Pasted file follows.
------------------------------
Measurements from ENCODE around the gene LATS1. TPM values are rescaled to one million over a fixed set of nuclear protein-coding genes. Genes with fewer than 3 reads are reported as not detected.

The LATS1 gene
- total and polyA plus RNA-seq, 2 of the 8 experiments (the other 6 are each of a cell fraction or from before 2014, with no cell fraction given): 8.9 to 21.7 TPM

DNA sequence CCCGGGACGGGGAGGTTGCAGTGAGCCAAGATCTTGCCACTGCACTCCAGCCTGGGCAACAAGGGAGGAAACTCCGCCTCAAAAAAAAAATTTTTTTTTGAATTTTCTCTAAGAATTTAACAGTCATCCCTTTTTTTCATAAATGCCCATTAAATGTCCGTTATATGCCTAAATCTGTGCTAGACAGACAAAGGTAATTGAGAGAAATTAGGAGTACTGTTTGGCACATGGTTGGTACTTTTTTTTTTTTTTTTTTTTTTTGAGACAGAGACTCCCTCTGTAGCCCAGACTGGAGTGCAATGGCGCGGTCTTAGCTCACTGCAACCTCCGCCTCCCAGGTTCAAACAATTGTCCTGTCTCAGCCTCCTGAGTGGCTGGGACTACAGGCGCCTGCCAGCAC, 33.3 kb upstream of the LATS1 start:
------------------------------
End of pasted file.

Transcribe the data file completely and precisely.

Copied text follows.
Measurements from ENCODE around the gene LATS1. TPM values are rescaled to one million over a fixed set of nuclear protein-coding genes. Genes with fewer than 3 reads are reported as not detected.

The LATS1 gene
- total and polyA plus RNA-seq, 2 of the 8 experiments (the other 6 are each of a cell fraction or from before 2014, with no cell fraction given): 8.9 to 21.7 TPM

DNA sequence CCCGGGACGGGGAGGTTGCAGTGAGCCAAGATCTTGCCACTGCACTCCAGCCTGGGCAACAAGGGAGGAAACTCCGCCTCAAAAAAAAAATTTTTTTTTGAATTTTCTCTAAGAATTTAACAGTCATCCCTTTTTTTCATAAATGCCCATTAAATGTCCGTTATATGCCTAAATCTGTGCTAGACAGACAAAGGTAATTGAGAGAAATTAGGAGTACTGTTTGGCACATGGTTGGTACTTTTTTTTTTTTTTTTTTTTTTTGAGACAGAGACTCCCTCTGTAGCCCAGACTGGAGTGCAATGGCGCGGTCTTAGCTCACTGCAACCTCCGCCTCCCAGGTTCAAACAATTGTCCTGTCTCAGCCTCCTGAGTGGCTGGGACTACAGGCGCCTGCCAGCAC, 33.3 kb upstream of the LATS1 start: